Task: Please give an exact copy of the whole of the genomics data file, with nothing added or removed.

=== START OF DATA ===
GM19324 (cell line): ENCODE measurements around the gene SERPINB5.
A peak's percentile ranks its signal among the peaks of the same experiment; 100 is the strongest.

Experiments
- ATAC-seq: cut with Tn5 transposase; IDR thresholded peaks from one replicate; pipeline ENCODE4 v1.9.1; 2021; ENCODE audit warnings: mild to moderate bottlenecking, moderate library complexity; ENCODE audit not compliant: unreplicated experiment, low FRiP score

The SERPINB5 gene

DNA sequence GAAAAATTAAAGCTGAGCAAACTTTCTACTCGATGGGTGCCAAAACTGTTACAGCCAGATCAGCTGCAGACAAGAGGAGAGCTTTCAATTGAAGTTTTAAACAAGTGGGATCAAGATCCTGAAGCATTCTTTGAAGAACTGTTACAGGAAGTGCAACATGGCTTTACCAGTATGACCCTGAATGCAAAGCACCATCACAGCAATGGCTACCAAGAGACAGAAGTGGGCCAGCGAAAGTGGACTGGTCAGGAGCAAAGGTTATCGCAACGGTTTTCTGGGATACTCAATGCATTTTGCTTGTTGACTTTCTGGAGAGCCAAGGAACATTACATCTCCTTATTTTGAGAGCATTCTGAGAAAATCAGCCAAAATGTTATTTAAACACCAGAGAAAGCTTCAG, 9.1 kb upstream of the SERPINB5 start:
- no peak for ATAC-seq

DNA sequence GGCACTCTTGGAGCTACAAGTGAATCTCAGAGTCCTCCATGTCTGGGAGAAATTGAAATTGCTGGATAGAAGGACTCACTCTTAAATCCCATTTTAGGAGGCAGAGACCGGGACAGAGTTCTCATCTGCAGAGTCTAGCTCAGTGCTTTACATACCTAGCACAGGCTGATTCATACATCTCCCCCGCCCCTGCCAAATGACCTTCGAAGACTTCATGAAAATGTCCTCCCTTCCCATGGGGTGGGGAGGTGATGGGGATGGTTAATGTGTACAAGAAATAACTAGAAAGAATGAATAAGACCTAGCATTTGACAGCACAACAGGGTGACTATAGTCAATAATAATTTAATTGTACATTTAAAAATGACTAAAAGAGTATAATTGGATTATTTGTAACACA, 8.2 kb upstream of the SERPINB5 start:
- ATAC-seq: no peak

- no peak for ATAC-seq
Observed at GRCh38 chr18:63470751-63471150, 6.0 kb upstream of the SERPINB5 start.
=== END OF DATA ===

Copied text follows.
GM19324 (cell line): ENCODE measurements around the gene SERPINB5.
A peak's percentile ranks its signal among the peaks of the same experiment; 100 is the strongest.

Experiments
- ATAC-seq: cut with Tn5 transposase; IDR thresholded peaks from one replicate; pipeline ENCODE4 v1.9.1; 2021; ENCODE audit warnings: mild to moderate bottlenecking, moderate library complexity; ENCODE audit not compliant: unreplicated experiment, low FRiP score

The SERPINB5 gene

DNA sequence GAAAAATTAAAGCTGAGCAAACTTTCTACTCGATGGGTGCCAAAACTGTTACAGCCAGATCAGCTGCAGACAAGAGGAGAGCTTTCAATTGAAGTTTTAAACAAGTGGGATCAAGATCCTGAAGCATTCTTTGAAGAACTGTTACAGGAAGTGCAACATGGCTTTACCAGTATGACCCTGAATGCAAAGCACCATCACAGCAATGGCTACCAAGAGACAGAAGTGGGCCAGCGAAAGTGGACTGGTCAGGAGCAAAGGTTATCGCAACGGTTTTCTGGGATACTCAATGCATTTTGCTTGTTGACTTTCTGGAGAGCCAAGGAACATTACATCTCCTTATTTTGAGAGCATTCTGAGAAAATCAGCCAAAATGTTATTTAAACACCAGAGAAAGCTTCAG, 9.1 kb upstream of the SERPINB5 start:
- no peak for ATAC-seq

DNA sequence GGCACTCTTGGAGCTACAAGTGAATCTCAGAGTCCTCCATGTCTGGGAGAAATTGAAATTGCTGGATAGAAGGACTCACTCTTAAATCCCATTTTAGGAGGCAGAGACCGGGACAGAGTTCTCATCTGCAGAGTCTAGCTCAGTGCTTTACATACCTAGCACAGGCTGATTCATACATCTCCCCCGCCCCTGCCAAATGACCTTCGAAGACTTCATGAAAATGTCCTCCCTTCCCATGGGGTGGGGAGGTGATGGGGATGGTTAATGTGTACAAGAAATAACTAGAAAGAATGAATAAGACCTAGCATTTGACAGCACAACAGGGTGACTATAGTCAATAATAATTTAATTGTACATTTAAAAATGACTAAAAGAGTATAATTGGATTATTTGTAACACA, 8.2 kb upstream of the SERPINB5 start:
- ATAC-seq: no peak

- no peak for ATAC-seq
Observed at GRCh38 chr18:63470751-63471150, 6.0 kb upstream of the SERPINB5 start.